PEPPeR uses high resolution and high mass accuracy liquid chromatography-based mass spectrometry (LC-MS) data from state-of-the-art mass spectrometers, and appropriately combines pattern-based (unidentified peptide peaks) and identity-based (peptides sequenced via MS/MS, or tandem mass spectrometry) information to generate peptide quantitation for biomarker discovery. From a computational standpoint, the uniqueness of this approach stems from the use of: (i) identified peptides to set automatically calculated matching tolerances for guiding the alignment of unidentified peaks; (ii) matching unidentified peaks across multiple samples (peak matching) using mixture model based clustering. In the present study, we introduce a new algorithm MEDEA (M-Estimator with DEterministic Annealing) that can enhance the analytical capacity of the PEPPeR platform. Using two real-life LC-MS datasets, and a robust statistical approach, we show how MEDEA can provide a more accurate and efficient solution to the problem of peak matching.

The PEPPeR algorithm

A key challenge in the design of PEPPeR is the implementation of peak matching. An LC-MS peak is identified by a mass-to-charge ratio m/z, its LC retention time RT and its charge z[10]. The presence of a specific peptide in a sample analyzed by LC-MS will result in a peak at a given (m/z, RT, z) location. The intensity of the peak reflects the peptide abundance in the sample.

Due to the inherent limits of chromatography and mass spectrometry, repeated measurements of the same peptide, or measurements of the same peptide in multiple samples will result in variations in the determined m/z and RT values. The m/z variation is dictated by the mass accuracy of the mass spectrometer. For successful application of pattern-based approaches like PEPPeR, high mass accuracy is required in order to distinguish the many peptides that arise in the analysis of real-world samples. Acceptable m/z variation for PEPPeR ranges from a few parts per million (ppm) to a few 10's of ppm [10], and is easily achieved by instruments such as the LTQ OrbiTrap [11]. It is worth noting that m/z variation is a function of the actual m/z value--a ppm precision specification allows for larger variation when the m/z values are higher. Retention time variation, on the other hand, is based on chromatography and the physico-chemical properties of peptides. Typical RT variation for a peptide peak ranges from a fraction of a minute for well-behaved peptides under high performance chromatography, to several minutes under chromatographic runs extending 90-120 minutes [10]. Unlike m/z variation, RT variation can be treated as a constant limit for the entire chromatographic run.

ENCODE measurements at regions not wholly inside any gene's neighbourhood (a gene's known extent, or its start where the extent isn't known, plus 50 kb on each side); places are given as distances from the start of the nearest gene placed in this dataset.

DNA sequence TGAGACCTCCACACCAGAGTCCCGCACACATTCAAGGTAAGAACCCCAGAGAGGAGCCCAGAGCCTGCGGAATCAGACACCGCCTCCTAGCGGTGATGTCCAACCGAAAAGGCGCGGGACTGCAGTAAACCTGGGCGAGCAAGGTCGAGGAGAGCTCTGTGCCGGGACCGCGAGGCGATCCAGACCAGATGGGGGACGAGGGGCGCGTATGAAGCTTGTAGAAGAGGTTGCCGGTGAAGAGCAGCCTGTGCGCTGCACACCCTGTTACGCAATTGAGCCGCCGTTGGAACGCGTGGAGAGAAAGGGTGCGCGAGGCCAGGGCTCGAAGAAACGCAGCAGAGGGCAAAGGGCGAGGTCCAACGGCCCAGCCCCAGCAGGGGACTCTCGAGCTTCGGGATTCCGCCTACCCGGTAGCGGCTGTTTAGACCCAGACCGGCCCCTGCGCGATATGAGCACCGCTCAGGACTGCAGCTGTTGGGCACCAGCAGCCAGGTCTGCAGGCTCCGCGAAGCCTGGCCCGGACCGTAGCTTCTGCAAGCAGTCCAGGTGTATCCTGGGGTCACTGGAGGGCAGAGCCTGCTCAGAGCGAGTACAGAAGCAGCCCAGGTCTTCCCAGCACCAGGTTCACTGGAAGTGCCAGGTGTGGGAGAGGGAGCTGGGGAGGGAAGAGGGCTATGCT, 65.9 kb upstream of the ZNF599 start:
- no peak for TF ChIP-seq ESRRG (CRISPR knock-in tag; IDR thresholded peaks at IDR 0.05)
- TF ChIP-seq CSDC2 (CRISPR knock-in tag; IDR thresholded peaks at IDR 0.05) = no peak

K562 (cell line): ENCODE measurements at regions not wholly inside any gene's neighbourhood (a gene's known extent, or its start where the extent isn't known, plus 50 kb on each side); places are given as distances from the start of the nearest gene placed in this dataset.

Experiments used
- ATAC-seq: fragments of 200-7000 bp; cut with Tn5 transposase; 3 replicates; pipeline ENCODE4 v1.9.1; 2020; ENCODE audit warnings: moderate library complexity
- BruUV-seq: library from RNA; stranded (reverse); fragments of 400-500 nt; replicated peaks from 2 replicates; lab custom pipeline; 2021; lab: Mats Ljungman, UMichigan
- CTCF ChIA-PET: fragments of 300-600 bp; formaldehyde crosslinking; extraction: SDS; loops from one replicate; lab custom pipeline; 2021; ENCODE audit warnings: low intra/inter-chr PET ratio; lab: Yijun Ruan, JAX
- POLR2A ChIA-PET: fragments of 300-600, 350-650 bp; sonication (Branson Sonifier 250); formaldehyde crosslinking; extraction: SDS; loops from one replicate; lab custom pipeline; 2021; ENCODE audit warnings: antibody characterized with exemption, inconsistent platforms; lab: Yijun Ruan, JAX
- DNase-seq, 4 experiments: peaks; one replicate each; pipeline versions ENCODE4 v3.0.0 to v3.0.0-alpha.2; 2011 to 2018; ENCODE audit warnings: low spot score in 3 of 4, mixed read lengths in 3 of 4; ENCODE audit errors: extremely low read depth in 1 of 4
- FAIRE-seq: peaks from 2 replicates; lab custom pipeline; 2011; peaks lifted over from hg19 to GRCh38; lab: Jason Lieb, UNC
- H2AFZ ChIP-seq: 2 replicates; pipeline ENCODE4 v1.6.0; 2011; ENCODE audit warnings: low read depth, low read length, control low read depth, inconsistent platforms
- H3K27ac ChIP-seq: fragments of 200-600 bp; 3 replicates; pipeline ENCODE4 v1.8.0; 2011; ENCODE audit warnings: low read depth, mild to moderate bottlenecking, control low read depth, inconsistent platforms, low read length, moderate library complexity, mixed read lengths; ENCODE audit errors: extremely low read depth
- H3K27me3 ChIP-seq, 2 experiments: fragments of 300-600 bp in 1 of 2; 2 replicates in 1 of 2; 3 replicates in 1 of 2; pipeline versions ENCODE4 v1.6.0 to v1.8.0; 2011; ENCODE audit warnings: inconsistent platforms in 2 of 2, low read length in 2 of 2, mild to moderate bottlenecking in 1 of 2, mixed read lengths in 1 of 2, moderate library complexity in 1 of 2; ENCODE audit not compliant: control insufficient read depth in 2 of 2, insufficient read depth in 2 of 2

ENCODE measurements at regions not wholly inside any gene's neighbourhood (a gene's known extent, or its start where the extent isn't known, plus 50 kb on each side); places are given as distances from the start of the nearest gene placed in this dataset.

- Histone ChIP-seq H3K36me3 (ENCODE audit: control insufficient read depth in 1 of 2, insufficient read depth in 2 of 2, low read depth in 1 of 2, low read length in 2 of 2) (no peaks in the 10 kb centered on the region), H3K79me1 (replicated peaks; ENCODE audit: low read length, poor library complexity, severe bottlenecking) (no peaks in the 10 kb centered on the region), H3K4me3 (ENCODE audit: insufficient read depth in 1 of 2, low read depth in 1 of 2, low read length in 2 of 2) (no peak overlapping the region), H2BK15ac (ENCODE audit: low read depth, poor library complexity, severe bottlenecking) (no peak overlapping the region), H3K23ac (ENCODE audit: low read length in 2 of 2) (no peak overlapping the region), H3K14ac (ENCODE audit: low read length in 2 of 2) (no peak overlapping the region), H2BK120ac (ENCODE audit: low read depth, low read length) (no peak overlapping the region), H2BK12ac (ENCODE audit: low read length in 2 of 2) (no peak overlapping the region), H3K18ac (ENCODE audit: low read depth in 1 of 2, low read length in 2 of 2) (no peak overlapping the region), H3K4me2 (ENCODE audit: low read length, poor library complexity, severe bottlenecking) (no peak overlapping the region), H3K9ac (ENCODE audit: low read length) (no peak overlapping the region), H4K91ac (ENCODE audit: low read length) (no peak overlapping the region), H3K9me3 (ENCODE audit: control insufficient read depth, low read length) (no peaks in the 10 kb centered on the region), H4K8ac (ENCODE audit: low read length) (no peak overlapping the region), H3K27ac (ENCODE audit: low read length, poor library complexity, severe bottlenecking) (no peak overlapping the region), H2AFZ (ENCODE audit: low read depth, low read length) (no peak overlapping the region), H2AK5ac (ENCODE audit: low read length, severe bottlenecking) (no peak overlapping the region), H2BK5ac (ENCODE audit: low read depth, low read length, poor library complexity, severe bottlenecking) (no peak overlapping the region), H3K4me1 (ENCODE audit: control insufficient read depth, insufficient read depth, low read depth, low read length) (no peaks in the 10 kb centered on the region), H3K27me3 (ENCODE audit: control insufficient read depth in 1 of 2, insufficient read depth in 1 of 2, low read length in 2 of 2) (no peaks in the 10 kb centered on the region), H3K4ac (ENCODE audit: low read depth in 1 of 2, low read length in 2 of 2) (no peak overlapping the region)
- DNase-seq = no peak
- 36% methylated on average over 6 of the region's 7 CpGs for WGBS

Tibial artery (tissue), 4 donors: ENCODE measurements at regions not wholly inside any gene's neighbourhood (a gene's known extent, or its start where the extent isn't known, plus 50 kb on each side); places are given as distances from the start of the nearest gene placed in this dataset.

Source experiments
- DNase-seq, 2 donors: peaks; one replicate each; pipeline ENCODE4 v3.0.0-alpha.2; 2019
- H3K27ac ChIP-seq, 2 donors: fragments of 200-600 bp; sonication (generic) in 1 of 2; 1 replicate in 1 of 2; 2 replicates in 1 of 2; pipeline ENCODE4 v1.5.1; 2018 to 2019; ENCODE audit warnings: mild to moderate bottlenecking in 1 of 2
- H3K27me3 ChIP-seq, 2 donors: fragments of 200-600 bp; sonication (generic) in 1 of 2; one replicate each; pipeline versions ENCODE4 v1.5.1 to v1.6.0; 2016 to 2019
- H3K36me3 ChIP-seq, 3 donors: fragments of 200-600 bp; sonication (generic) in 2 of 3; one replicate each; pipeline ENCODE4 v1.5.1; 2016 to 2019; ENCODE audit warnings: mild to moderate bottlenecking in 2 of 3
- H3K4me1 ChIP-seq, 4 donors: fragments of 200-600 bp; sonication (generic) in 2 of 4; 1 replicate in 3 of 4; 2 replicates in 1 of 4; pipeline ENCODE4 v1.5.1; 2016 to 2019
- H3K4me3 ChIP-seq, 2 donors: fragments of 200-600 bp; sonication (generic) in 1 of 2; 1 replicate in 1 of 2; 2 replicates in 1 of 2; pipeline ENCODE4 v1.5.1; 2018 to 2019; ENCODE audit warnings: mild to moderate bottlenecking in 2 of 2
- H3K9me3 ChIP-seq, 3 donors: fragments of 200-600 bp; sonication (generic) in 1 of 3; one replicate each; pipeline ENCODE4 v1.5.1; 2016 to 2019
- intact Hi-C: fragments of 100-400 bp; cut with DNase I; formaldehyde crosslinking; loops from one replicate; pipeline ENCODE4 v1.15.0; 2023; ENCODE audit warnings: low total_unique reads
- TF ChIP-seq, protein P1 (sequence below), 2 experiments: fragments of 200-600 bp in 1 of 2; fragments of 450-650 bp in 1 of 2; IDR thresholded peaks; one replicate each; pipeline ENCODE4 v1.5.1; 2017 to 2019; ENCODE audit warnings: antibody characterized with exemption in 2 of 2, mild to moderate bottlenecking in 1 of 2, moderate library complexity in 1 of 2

Allowable limits of variation (tolerances) for m/z and RT are determined based on MS/MS sequenced peptides with confident identities obtained by database searching. A process called landmark matching [10] is used to propagate identities ("landmarks") across many samples, so that a subset of confidently identified peptides are present across multiple samples. Tolerances are calculated using these common landmark peptides. The upper limit of the range of variation actually observed (over multiple samples) for m/z and RT values (after excluding outliers) is defined as the variation tolerance for m/z and RT, respectively, for all peaks (sequenced or otherwise) during the peak matching process.